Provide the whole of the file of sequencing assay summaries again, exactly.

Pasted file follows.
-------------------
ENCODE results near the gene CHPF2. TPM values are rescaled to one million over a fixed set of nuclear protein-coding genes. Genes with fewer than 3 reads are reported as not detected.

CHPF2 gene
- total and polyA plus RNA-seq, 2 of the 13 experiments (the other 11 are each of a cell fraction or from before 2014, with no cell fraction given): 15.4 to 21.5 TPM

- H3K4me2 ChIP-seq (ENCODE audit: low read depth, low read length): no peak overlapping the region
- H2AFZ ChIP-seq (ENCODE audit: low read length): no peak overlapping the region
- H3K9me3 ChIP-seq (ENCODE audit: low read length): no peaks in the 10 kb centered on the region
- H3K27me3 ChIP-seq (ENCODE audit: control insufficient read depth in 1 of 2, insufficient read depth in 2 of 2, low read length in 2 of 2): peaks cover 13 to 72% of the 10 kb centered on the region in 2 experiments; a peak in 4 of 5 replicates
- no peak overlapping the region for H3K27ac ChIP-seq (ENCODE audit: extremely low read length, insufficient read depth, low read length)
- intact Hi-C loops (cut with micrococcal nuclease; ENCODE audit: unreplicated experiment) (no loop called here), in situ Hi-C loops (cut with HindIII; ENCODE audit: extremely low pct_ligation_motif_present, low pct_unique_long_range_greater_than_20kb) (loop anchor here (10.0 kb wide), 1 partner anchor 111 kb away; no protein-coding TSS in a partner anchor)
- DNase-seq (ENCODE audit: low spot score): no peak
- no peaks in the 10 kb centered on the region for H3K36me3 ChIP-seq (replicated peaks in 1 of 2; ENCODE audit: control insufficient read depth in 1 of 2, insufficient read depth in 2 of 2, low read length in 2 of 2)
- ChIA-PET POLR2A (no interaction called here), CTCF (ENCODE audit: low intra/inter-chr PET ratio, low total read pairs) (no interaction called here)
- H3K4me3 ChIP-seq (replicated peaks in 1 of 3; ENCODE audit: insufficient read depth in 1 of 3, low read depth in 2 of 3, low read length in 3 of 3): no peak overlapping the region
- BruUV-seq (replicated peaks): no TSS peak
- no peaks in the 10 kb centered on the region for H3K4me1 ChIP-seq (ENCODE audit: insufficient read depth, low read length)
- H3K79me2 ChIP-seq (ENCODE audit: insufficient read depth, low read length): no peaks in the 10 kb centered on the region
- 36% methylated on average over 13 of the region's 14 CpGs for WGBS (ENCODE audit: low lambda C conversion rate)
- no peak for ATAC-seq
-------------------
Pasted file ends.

ENCODE results near the gene CHPF2. TPM values are rescaled to one million over a fixed set of nuclear protein-coding genes. Genes with fewer than 3 reads are reported as not detected.

CHPF2 gene
- total and polyA plus RNA-seq, 2 of the 13 experiments (the other 11 are each of a cell fraction or from before 2014, with no cell fraction given): 15.4 to 21.5 TPM

- H3K4me2 ChIP-seq (ENCODE audit: low read depth, low read length): no peak overlapping the region
- H2AFZ ChIP-seq (ENCODE audit: low read length): no peak overlapping the region
- H3K9me3 ChIP-seq (ENCODE audit: low read length): no peaks in the 10 kb centered on the region
- H3K27me3 ChIP-seq (ENCODE audit: control insufficient read depth in 1 of 2, insufficient read depth in 2 of 2, low read length in 2 of 2): peaks cover 13 to 72% of the 10 kb centered on the region in 2 experiments; a peak in 4 of 5 replicates
- no peak overlapping the region for H3K27ac ChIP-seq (ENCODE audit: extremely low read length, insufficient read depth, low read length)
- intact Hi-C loops (cut with micrococcal nuclease; ENCODE audit: unreplicated experiment) (no loop called here), in situ Hi-C loops (cut with HindIII; ENCODE audit: extremely low pct_ligation_motif_present, low pct_unique_long_range_greater_than_20kb) (loop anchor here (10.0 kb wide), 1 partner anchor 111 kb away; no protein-coding TSS in a partner anchor)
- DNase-seq (ENCODE audit: low spot score): no peak
- no peaks in the 10 kb centered on the region for H3K36me3 ChIP-seq (replicated peaks in 1 of 2; ENCODE audit: control insufficient read depth in 1 of 2, insufficient read depth in 2 of 2, low read length in 2 of 2)
- ChIA-PET POLR2A (no interaction called here), CTCF (ENCODE audit: low intra/inter-chr PET ratio, low total read pairs) (no interaction called here)
- H3K4me3 ChIP-seq (replicated peaks in 1 of 3; ENCODE audit: insufficient read depth in 1 of 3, low read depth in 2 of 3, low read length in 3 of 3): no peak overlapping the region
- BruUV-seq (replicated peaks): no TSS peak
- no peaks in the 10 kb centered on the region for H3K4me1 ChIP-seq (ENCODE audit: insufficient read depth, low read length)
- H3K79me2 ChIP-seq (ENCODE audit: insufficient read depth, low read length): no peaks in the 10 kb centered on the region
- 36% methylated on average over 13 of the region's 14 CpGs for WGBS (ENCODE audit: low lambda C conversion rate)
- no peak for ATAC-seq